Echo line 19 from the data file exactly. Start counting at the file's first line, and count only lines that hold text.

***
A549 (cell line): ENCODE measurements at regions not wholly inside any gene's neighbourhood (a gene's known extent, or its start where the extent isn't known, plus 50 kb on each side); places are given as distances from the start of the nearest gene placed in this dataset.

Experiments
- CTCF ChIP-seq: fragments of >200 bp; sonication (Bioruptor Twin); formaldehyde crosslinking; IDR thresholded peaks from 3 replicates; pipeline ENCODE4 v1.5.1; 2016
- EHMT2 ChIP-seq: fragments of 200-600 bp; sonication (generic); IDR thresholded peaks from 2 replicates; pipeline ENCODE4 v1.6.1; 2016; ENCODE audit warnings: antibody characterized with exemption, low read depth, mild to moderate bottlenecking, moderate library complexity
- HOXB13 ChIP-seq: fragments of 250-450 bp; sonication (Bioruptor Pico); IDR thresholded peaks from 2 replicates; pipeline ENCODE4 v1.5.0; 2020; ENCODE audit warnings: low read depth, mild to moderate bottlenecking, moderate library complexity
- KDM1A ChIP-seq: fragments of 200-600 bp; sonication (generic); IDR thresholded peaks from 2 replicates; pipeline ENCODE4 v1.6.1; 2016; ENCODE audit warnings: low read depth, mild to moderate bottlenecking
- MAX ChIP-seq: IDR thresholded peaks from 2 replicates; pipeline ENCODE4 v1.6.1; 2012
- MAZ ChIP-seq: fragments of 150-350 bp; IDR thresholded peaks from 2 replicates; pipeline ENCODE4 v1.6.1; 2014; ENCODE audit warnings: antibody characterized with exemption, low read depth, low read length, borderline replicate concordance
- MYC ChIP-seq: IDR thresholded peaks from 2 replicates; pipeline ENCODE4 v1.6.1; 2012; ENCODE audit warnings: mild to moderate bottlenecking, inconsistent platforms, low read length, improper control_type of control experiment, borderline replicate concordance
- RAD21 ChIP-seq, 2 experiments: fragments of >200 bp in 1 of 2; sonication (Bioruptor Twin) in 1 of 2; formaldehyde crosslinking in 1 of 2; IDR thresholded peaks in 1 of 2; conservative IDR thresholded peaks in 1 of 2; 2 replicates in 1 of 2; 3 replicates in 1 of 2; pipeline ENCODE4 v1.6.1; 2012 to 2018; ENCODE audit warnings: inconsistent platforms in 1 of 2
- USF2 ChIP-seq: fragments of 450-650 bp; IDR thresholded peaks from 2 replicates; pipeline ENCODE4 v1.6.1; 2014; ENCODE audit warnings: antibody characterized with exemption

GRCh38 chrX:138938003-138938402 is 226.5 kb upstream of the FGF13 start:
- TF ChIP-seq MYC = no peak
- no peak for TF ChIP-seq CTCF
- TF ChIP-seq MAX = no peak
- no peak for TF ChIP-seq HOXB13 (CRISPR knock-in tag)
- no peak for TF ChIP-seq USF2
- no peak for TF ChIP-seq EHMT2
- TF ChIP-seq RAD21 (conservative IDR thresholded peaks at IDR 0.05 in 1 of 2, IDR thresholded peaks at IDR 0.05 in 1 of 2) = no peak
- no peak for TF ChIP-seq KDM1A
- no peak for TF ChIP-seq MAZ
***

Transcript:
- TF ChIP-seq RAD21 (conservative IDR thresholded peaks at IDR 0.05 in 1 of 2, IDR thresholded peaks at IDR 0.05 in 1 of 2) = no peak